Though the possibility that direct flights might soon flow from Tampa International Airport to Cuba is undoubtedly big local news and befits front-page headlines in Saturday's Tampa Tribune and St. Petersburg Times, the fact is that the Obama administration's loosening of travel restrictions to Cuba for the most part puts U.S. policy simply back to where it was under Bill Clinton, and still far from an end to the 50-year embargo with the Communist Island.
In 2009, President Obama issued an executive order lifting restrictions on family travel to Cuba and increased the amount of monetary remittances that families could send to relatives in Cuba. Those restrictions were imposed by George W. Bush in July of 2004, who limited travel to Cuba to once every three years, and narrowed the definition of who could accompany Cuban-Americans as family members. Most travel between Cuba and the U.S. has been prohibited since the embargo came into full effect in 1962. However, in certain cases, Cuban-Americans have been allowed to visit Cuba under various policies. Travel restrictions have continued to apply to those Americans who do not have family in Cuba, and also to those who are not going to Cuba for business, news-gathering or study.
Obama's change on Friday affects religious and cultural groups and college students. But the big news locally is that Tampa is likely to be added to the U.S. airports from which flights to Cuba can take off (previously, only Miami, Los Angeles and New York City have been allowed to go directly there), and some local officials are thrilled about what it could mean economically for the Tampa region.
Tampa area Democratic Congresswoman Kathy Castor has lobbied the Obama administration since the president's 2009 moves on Cuba to allow flights to Cuba to leave from Tampa International Airport, and was thrilled Friday afternoon when she issued this press release:
"President Obamas decision to open Tampa International Airport for Cuba travel demonstrates that the President understands the cost and inconvenience local families face when traveling to the island nation, Castor said. The Tampa Bay region has one of the highest Cuba-American populations in this country, but for too long, families have had to travel to Miami in order to get to Cuba. That has been too expensive and too difficult for many families already on tight budgets. With the addition of Tampa International Airport as an entry/ exit point to Cuba, our hard-working families will have one burden lifted when traveling to and from the island nation.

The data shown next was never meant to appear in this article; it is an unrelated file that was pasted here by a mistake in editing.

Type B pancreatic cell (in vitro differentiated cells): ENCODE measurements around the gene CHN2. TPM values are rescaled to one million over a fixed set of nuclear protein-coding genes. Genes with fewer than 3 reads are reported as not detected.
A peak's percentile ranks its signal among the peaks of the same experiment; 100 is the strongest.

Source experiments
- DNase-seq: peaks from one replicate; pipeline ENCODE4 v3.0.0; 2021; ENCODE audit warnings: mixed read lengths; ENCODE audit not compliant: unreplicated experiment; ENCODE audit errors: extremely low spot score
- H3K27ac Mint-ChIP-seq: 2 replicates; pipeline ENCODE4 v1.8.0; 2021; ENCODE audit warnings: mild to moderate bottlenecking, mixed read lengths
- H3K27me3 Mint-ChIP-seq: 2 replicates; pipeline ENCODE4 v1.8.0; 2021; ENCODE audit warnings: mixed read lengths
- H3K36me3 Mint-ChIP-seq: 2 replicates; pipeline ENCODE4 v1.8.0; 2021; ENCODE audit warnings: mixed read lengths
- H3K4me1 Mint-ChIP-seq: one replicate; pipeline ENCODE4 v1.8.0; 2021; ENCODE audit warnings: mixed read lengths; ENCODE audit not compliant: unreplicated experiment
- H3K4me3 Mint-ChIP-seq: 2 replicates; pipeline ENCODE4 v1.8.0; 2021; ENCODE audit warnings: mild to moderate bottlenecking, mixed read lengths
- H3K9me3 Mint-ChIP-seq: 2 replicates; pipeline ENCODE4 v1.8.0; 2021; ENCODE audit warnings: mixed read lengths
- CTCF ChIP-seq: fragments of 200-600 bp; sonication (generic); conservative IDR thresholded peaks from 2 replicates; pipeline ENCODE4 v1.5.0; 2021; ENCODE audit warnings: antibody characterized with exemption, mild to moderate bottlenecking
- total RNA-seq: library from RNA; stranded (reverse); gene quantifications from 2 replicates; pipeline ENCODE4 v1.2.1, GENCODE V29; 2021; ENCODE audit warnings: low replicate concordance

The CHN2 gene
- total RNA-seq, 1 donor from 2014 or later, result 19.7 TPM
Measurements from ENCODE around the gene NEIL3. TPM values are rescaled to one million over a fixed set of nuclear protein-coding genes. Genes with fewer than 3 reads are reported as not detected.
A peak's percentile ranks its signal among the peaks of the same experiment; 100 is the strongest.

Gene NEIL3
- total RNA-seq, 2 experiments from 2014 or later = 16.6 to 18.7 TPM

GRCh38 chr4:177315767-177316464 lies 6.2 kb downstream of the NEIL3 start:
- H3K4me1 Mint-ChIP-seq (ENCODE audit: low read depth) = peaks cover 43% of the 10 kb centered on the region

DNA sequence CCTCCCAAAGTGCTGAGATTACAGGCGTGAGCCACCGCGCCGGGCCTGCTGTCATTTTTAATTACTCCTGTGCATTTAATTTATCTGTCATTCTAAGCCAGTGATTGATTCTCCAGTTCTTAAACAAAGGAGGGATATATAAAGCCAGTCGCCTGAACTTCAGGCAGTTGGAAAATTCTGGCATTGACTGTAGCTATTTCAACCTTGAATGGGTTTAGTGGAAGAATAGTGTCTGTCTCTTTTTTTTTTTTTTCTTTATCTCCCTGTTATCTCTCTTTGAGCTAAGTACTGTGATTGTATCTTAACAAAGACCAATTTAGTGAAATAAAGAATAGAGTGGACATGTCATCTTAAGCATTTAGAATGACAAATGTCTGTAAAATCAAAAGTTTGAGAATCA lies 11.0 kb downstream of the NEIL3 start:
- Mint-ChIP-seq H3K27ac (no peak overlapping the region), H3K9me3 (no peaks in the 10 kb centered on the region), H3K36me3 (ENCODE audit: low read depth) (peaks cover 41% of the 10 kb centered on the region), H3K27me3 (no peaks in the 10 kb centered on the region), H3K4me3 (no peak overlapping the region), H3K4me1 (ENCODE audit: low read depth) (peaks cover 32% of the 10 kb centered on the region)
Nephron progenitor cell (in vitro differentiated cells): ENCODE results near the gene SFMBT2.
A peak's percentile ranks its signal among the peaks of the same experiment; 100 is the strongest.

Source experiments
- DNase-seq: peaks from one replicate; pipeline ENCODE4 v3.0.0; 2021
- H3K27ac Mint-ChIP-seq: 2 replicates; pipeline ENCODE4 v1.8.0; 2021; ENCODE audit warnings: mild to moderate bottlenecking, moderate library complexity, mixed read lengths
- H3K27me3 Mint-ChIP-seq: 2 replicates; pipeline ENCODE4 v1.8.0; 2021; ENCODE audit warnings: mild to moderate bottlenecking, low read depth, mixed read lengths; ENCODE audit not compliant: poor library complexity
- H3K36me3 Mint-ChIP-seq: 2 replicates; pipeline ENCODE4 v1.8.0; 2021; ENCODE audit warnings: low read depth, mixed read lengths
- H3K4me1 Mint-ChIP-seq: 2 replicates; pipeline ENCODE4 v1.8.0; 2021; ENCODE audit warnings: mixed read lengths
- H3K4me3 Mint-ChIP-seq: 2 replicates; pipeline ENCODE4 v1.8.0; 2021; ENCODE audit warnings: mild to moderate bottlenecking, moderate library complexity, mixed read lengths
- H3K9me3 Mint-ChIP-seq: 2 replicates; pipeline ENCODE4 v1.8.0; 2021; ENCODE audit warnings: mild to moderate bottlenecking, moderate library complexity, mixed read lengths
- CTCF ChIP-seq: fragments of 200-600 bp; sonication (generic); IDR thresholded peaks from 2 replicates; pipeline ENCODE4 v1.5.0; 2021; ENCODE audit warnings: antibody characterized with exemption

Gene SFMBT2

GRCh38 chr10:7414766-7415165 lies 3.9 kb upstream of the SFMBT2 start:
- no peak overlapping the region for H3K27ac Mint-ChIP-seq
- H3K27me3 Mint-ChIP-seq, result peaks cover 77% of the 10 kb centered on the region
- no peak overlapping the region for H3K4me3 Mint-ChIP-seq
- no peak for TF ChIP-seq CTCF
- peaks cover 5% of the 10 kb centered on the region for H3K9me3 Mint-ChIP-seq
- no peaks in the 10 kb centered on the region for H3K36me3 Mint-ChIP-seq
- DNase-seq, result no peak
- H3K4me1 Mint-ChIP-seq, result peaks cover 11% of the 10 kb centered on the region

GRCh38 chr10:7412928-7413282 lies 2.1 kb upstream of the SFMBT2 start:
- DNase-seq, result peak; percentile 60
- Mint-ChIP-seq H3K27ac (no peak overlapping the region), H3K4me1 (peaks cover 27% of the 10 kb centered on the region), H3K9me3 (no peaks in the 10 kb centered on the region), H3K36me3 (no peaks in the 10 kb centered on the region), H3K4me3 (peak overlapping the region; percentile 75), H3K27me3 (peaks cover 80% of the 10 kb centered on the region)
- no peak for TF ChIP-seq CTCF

Allowing charter flights to Cuba from Tampa International also opens doors to create jobs in our community and plan for economic growth in our region, Castor continued. Charter flight companies likely will hire local residents, and our travel industry will benefit from a much-needed boost. This couldnt come at a better time for our economy.
I am confident Tampa International Airport will be first in line to apply for final approval for expanded eligibility, Castor said.
The administration released the news late on a Friday before a holiday weekend, considered the best time traditionally to dump news that they believe could create controversy. But really, other than the usual suspects (i.e., South Florida Cuban elected officials, New Jersey's Bob Menendez), it's hardly that controversial.
Florida U.S. Senator Marco Rubio, however, did express indignation:
I strongly oppose any new changes that weaken U.S. policy towards Cuba. I was opposed to the changes that have already been made by this administration and I oppose these new changes. I believe that what does need to change are the Cuban regime's repressive policies towards the independent press and labor unions, its imprisonment of political prisoners and constant harassment of citizens with dissenting views, and its refusal to allow free multi-party elections. It is unthinkable that the administration would enable the enrichment of a Cuban regime that routinely violates the basic human rights and dignity of its people."
But nobody else is really that upset about it. Even Tampa's go-to-guy for a quote on anything to do with liberalizing anything with Cuba, local attorney Ralph Fernandez, couldn't pretend to be angry, telling the Times that "the passage of time has eroded, I think, the will of resistance among many of the people."